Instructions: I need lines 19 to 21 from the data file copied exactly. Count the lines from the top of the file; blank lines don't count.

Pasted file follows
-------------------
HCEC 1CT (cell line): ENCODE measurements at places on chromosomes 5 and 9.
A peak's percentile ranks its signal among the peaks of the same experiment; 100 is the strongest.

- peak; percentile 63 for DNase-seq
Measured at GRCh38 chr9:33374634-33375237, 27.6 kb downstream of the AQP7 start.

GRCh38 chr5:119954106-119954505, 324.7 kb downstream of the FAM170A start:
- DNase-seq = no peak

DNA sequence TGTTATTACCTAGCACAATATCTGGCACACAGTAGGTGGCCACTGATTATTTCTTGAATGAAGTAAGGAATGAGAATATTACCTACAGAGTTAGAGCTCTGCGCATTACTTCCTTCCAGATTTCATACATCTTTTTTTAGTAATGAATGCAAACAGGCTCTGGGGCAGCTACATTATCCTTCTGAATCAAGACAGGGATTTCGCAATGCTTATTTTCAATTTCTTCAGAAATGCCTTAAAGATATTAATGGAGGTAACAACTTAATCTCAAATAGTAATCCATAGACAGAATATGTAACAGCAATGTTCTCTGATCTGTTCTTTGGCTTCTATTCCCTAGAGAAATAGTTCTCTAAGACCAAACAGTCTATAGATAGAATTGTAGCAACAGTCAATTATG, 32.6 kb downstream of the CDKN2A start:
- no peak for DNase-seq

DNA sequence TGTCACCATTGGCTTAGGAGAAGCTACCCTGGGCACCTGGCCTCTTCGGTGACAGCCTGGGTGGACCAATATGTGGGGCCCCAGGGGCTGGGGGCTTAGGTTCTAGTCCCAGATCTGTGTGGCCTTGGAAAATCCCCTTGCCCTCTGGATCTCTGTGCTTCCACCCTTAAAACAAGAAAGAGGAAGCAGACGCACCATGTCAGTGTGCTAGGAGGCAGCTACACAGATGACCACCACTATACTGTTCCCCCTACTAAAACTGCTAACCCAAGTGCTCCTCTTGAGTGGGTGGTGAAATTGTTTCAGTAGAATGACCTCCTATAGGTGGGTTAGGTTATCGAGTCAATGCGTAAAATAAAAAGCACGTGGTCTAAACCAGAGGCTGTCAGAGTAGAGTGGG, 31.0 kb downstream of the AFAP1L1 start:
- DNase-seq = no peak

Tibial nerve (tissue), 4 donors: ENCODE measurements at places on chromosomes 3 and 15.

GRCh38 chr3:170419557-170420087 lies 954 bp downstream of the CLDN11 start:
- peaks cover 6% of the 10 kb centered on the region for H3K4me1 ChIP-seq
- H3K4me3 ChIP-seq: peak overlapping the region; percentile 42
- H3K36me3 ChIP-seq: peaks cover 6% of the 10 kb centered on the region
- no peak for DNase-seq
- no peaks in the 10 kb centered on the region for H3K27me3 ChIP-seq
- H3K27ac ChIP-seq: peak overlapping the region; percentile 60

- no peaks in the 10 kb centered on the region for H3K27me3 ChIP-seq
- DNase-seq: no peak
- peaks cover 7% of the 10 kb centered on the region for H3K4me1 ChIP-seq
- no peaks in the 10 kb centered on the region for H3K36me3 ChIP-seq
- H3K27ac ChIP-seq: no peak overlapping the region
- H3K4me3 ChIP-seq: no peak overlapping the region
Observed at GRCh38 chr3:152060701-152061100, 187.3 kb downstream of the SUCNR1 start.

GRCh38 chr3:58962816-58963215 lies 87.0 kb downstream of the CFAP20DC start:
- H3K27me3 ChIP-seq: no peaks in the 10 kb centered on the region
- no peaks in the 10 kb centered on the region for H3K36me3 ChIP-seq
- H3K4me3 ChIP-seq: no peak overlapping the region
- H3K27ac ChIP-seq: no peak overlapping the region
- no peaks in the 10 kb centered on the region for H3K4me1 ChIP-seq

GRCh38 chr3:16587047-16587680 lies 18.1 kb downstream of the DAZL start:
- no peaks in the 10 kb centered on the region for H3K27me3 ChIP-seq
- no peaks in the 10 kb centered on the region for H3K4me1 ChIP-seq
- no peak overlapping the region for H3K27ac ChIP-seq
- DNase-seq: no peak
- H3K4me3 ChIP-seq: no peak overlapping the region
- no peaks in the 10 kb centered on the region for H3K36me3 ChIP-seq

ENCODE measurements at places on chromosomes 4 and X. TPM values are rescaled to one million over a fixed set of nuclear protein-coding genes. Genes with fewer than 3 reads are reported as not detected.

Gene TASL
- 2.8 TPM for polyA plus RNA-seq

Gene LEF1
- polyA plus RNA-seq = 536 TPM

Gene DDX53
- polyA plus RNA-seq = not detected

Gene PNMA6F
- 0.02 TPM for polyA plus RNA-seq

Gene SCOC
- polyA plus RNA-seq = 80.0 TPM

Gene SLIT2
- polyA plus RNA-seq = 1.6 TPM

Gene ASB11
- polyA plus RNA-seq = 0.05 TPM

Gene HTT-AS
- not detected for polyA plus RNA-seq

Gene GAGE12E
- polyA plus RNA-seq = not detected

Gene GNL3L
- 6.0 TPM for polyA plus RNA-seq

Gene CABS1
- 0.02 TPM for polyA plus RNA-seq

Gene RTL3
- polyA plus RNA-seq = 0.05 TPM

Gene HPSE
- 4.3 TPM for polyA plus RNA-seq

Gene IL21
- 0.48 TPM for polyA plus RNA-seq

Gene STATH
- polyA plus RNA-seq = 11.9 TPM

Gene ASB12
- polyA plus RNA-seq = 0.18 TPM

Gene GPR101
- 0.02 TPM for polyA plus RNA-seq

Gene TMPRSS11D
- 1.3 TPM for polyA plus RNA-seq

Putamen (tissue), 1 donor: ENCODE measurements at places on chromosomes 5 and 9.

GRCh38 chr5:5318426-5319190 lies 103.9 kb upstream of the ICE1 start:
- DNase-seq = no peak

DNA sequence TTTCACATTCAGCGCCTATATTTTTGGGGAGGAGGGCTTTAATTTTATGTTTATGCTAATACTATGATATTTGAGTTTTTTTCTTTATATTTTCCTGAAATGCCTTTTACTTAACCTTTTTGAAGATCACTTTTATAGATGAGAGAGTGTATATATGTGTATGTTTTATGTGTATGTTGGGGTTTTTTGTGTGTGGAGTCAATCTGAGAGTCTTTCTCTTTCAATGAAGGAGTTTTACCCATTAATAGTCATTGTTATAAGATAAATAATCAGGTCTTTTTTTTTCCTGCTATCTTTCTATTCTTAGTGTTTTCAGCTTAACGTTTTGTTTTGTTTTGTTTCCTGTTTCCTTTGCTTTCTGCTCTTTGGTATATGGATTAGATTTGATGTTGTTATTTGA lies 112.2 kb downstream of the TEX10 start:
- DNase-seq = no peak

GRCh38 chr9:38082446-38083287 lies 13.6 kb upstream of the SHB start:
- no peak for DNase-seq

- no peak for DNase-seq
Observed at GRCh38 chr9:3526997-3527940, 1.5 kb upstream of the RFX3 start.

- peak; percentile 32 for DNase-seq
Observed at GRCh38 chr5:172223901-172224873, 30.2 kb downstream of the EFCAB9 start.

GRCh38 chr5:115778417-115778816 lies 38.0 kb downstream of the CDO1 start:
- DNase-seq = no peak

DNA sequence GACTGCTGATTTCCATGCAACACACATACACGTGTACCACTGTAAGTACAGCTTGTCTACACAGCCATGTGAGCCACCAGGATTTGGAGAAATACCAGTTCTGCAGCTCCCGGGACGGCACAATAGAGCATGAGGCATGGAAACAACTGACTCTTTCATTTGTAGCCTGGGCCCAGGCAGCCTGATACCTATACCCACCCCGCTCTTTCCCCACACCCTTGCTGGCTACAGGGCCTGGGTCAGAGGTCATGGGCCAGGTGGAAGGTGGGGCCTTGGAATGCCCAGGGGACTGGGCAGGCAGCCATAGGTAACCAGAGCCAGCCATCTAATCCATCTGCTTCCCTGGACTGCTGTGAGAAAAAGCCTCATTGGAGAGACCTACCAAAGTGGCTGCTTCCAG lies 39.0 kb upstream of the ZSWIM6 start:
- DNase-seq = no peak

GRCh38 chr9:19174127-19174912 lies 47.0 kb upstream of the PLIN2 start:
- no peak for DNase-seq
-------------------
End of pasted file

- no peaks in the 10 kb centered on the region for H3K27me3 ChIP-seq
- DNase-seq: no peak
- peaks cover 7% of the 10 kb centered on the region for H3K4me1 ChIP-seq